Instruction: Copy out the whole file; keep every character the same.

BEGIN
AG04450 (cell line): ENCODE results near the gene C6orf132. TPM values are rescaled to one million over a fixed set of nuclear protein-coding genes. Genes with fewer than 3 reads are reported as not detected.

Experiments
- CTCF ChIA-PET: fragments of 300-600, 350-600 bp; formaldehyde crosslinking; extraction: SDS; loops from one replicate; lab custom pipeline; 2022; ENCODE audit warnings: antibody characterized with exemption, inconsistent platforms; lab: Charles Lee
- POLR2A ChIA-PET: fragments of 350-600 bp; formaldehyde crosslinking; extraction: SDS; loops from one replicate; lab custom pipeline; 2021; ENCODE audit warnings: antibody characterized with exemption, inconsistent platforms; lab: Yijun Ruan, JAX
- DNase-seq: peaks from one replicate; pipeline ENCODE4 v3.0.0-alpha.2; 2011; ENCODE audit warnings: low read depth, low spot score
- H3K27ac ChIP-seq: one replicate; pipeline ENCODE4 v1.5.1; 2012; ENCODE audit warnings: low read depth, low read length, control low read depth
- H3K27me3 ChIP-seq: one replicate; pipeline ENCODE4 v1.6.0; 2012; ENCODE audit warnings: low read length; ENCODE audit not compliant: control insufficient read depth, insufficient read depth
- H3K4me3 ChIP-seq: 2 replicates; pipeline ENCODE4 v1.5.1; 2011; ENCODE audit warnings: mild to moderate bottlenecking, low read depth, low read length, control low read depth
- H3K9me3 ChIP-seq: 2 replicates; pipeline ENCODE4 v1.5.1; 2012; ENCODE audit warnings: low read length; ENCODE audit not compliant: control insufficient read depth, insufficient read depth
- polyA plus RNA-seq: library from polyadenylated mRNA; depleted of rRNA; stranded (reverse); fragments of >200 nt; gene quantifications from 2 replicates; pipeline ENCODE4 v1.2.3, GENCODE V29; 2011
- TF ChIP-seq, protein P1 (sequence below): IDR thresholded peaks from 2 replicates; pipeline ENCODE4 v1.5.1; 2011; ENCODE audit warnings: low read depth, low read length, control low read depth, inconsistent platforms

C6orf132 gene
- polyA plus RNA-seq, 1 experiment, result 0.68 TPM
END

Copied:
AG04450 (cell line): ENCODE results near the gene C6orf132. TPM values are rescaled to one million over a fixed set of nuclear protein-coding genes. Genes with fewer than 3 reads are reported as not detected.

Experiments
- CTCF ChIA-PET: fragments of 300-600, 350-600 bp; formaldehyde crosslinking; extraction: SDS; loops from one replicate; lab custom pipeline; 2022; ENCODE audit warnings: antibody characterized with exemption, inconsistent platforms; lab: Charles Lee
- POLR2A ChIA-PET: fragments of 350-600 bp; formaldehyde crosslinking; extraction: SDS; loops from one replicate; lab custom pipeline; 2021; ENCODE audit warnings: antibody characterized with exemption, inconsistent platforms; lab: Yijun Ruan, JAX
- DNase-seq: peaks from one replicate; pipeline ENCODE4 v3.0.0-alpha.2; 2011; ENCODE audit warnings: low read depth, low spot score
- H3K27ac ChIP-seq: one replicate; pipeline ENCODE4 v1.5.1; 2012; ENCODE audit warnings: low read depth, low read length, control low read depth
- H3K27me3 ChIP-seq: one replicate; pipeline ENCODE4 v1.6.0; 2012; ENCODE audit warnings: low read length; ENCODE audit not compliant: control insufficient read depth, insufficient read depth
- H3K4me3 ChIP-seq: 2 replicates; pipeline ENCODE4 v1.5.1; 2011; ENCODE audit warnings: mild to moderate bottlenecking, low read depth, low read length, control low read depth
- H3K9me3 ChIP-seq: 2 replicates; pipeline ENCODE4 v1.5.1; 2012; ENCODE audit warnings: low read length; ENCODE audit not compliant: control insufficient read depth, insufficient read depth
- polyA plus RNA-seq: library from polyadenylated mRNA; depleted of rRNA; stranded (reverse); fragments of >200 nt; gene quantifications from 2 replicates; pipeline ENCODE4 v1.2.3, GENCODE V29; 2011
- TF ChIP-seq, protein P1 (sequence below): IDR thresholded peaks from 2 replicates; pipeline ENCODE4 v1.5.1; 2011; ENCODE audit warnings: low read depth, low read length, control low read depth, inconsistent platforms

C6orf132 gene
- polyA plus RNA-seq, 1 experiment, result 0.68 TPM